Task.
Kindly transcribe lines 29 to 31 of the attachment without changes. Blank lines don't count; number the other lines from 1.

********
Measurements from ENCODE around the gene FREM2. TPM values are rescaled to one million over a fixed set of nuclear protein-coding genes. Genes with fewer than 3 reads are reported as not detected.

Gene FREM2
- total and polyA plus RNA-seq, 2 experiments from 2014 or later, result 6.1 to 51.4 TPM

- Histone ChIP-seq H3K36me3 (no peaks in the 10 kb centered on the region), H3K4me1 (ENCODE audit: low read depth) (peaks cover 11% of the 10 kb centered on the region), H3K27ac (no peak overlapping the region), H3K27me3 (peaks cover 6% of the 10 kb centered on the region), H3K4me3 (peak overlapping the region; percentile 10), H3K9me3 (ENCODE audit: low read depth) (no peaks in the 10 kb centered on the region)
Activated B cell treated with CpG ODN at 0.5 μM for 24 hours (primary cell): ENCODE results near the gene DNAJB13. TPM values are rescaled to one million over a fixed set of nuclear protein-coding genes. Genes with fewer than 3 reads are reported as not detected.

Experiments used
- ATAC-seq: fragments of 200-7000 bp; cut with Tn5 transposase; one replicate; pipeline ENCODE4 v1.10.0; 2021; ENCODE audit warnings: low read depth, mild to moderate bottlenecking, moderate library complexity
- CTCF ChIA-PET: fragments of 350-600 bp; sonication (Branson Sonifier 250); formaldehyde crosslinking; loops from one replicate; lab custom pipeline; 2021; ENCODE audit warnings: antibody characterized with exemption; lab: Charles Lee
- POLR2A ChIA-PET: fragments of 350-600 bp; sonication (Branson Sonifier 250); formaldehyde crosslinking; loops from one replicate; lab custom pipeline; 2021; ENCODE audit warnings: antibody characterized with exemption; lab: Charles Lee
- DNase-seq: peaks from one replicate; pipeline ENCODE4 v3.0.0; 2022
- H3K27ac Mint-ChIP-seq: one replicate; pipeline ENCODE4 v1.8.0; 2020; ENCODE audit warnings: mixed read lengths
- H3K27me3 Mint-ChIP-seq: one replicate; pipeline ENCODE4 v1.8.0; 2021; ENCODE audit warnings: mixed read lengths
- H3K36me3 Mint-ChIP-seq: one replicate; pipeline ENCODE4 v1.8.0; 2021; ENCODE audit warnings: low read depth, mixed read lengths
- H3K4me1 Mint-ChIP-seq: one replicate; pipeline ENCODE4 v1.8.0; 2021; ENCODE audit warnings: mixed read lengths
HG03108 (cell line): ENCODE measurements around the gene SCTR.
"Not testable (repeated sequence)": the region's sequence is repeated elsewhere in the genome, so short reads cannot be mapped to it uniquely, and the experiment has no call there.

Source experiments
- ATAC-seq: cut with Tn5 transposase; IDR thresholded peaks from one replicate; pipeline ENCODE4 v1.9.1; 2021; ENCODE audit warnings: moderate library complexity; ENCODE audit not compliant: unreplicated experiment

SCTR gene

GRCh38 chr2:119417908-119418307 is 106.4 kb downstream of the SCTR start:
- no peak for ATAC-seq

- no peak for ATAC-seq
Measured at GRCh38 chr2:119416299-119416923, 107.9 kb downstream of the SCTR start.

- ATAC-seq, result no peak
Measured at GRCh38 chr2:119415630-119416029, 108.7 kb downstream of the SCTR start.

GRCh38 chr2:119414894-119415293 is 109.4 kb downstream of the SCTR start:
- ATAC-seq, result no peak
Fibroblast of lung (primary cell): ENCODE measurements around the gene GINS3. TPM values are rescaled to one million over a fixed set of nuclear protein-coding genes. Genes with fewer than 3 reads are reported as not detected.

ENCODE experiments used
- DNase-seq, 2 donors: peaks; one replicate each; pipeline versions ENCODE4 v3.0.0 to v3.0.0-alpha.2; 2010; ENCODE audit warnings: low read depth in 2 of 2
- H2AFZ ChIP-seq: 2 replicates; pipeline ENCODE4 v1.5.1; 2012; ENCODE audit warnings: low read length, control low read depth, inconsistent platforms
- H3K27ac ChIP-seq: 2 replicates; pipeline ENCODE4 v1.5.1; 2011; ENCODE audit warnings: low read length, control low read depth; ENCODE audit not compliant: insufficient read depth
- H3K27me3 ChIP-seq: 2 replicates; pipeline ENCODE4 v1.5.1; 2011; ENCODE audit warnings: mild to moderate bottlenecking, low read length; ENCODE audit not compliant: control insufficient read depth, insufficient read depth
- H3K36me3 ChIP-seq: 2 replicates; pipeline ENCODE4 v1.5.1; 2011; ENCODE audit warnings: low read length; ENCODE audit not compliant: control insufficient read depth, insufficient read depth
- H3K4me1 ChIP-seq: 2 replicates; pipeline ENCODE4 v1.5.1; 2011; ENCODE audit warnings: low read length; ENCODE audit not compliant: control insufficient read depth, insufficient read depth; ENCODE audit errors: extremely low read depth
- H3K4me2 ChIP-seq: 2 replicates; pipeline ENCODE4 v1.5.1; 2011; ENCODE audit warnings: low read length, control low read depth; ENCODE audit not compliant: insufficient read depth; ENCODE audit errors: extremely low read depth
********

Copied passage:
ENCODE experiments used
- DNase-seq, 2 donors: peaks; one replicate each; pipeline versions ENCODE4 v3.0.0 to v3.0.0-alpha.2; 2010; ENCODE audit warnings: low read depth in 2 of 2
- H2AFZ ChIP-seq: 2 replicates; pipeline ENCODE4 v1.5.1; 2012; ENCODE audit warnings: low read length, control low read depth, inconsistent platforms